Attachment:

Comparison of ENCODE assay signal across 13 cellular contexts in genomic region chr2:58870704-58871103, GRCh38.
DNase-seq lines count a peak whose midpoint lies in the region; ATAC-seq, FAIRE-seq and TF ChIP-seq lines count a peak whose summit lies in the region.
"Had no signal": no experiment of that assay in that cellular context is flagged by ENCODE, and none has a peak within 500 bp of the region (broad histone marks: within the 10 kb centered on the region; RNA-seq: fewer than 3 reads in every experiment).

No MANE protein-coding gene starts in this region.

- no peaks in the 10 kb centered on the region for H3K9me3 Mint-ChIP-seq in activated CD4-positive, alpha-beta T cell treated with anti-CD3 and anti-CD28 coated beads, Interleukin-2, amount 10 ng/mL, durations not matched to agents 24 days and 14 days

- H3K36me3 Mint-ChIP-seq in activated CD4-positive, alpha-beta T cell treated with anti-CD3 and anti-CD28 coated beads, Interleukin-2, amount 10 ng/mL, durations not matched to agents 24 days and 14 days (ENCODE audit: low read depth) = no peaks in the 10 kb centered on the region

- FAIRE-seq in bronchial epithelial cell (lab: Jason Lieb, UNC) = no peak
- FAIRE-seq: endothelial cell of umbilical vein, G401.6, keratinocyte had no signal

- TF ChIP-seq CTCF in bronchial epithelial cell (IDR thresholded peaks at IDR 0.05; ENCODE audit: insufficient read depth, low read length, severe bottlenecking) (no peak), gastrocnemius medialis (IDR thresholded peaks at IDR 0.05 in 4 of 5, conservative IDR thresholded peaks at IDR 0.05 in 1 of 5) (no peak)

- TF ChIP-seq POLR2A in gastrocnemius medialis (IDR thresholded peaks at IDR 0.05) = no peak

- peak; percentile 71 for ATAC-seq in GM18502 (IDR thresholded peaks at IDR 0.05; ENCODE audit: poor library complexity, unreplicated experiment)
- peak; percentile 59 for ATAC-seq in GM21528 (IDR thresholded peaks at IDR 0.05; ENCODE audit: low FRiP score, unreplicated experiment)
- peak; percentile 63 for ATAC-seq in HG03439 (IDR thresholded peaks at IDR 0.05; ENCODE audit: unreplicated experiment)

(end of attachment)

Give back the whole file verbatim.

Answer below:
Comparison of ENCODE assay signal across 13 cellular contexts in genomic region chr2:58870704-58871103, GRCh38.
DNase-seq lines count a peak whose midpoint lies in the region; ATAC-seq, FAIRE-seq and TF ChIP-seq lines count a peak whose summit lies in the region.
"Had no signal": no experiment of that assay in that cellular context is flagged by ENCODE, and none has a peak within 500 bp of the region (broad histone marks: within the 10 kb centered on the region; RNA-seq: fewer than 3 reads in every experiment).

No MANE protein-coding gene starts in this region.

- no peaks in the 10 kb centered on the region for H3K9me3 Mint-ChIP-seq in activated CD4-positive, alpha-beta T cell treated with anti-CD3 and anti-CD28 coated beads, Interleukin-2, amount 10 ng/mL, durations not matched to agents 24 days and 14 days

- H3K36me3 Mint-ChIP-seq in activated CD4-positive, alpha-beta T cell treated with anti-CD3 and anti-CD28 coated beads, Interleukin-2, amount 10 ng/mL, durations not matched to agents 24 days and 14 days (ENCODE audit: low read depth) = no peaks in the 10 kb centered on the region

- FAIRE-seq in bronchial epithelial cell (lab: Jason Lieb, UNC) = no peak
- FAIRE-seq: endothelial cell of umbilical vein, G401.6, keratinocyte had no signal

- TF ChIP-seq CTCF in bronchial epithelial cell (IDR thresholded peaks at IDR 0.05; ENCODE audit: insufficient read depth, low read length, severe bottlenecking) (no peak), gastrocnemius medialis (IDR thresholded peaks at IDR 0.05 in 4 of 5, conservative IDR thresholded peaks at IDR 0.05 in 1 of 5) (no peak)

- TF ChIP-seq POLR2A in gastrocnemius medialis (IDR thresholded peaks at IDR 0.05) = no peak

- peak; percentile 71 for ATAC-seq in GM18502 (IDR thresholded peaks at IDR 0.05; ENCODE audit: poor library complexity, unreplicated experiment)
- peak; percentile 59 for ATAC-seq in GM21528 (IDR thresholded peaks at IDR 0.05; ENCODE audit: low FRiP score, unreplicated experiment)
- peak; percentile 63 for ATAC-seq in HG03439 (IDR thresholded peaks at IDR 0.05; ENCODE audit: unreplicated experiment)